New Zealand Orders 1,300 Square Feet of Skin For White Island Volcano Burn Victims

The skin will be harvested from cadavers.

New Zealand doctors have ordered 1,300 square feet of skin for the burn victims of the White Island volcano eruption. Six people were killed while eight more are missing and presumed dead after the volcano suddenly erupted on Monday.

While the remaining 33 who were on the island at the time managed to escape with their lives, all of them suffered suffered significant burns to their skin and lungs — and the country's health officials desperately need help treating them.

"We currently have supply but are urgently sourcing additional supplies to meet the demand for dressing and temporary skin grafts," said Peter Watson, chief medical officer at Counties Manukau District Health Board at a press briefing Wednesday.

"We anticipate that we will require an additional 1.2 million square centimeters of skin for the ongoing needs of the patients," he added.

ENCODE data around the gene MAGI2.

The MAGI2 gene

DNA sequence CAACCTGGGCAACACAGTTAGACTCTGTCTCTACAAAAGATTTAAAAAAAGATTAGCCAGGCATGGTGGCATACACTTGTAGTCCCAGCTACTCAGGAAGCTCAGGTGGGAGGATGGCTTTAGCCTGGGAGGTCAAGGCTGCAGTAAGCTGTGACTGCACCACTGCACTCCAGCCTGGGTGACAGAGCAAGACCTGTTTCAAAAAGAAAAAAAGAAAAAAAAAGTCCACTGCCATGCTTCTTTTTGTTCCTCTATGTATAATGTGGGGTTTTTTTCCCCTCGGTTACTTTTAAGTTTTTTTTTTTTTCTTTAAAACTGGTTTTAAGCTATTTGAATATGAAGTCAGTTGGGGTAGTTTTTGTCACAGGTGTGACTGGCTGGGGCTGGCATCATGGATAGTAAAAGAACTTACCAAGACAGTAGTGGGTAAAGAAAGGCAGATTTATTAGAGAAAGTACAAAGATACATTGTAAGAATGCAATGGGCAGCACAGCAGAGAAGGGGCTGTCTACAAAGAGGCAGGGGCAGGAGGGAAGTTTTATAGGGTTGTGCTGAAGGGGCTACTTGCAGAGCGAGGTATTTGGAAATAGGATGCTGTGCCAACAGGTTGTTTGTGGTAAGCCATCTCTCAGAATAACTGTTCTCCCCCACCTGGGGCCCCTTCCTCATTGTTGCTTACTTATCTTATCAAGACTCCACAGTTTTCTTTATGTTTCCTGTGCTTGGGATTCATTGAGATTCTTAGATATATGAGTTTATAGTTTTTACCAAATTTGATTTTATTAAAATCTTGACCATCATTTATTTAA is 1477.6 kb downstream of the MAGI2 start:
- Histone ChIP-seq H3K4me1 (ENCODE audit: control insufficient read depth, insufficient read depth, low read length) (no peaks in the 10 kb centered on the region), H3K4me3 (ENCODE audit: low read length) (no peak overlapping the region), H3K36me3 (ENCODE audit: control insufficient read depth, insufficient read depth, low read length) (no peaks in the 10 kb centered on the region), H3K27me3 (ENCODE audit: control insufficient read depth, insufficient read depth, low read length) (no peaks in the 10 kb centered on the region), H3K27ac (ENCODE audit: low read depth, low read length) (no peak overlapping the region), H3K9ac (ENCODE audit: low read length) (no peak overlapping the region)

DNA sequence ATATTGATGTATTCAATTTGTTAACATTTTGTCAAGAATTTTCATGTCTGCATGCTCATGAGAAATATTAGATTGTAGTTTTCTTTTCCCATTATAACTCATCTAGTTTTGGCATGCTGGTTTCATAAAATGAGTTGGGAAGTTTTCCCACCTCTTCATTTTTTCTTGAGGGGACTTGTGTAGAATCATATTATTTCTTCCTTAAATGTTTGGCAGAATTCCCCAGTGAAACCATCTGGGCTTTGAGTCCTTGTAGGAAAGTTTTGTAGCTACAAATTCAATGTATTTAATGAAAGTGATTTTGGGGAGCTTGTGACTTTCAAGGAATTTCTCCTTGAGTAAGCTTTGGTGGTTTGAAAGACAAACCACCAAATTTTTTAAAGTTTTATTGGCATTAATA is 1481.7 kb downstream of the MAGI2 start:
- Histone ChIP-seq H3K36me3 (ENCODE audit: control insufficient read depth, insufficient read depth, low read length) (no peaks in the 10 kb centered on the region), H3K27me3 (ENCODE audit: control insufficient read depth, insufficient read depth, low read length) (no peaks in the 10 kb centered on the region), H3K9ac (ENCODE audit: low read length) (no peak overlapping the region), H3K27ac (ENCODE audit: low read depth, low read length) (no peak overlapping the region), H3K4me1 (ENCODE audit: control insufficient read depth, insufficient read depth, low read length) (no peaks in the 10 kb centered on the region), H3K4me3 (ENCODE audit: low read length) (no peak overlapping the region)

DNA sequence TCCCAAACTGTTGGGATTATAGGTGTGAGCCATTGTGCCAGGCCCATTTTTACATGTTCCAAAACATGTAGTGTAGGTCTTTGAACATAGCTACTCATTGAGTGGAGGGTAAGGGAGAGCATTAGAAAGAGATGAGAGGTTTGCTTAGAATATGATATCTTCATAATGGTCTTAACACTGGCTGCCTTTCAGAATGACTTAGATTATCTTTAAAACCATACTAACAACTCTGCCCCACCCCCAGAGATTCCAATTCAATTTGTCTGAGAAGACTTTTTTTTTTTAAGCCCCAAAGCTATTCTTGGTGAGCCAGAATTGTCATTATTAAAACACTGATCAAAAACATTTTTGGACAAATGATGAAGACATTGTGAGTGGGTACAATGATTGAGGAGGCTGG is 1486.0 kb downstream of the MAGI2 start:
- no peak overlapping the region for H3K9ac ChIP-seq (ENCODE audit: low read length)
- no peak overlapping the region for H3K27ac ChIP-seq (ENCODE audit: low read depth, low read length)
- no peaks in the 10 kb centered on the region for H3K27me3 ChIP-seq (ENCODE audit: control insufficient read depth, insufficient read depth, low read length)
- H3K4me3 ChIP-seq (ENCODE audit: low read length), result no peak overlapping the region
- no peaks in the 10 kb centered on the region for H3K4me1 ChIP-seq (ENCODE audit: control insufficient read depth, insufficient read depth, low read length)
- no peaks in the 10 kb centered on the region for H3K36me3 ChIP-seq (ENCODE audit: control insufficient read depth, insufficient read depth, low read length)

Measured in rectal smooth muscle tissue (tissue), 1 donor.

The United States is among the counties that have been asked to supply the skin, which must be taken from cadavers. The average human body has around 20 sq ft of skin, so approximately 65 dead bodies must be harvested to supply what is needed.

So far, recovery teams have not been able to reclaim the remaining bodies left on the island out of fear of further eruptions.

Despite being classified as an active volcano, tours have continuously operated to the island, also known as Whakaari.

While the incident is being investigated, police have yet to announce if there will be any criminal investigation against the tour operators.

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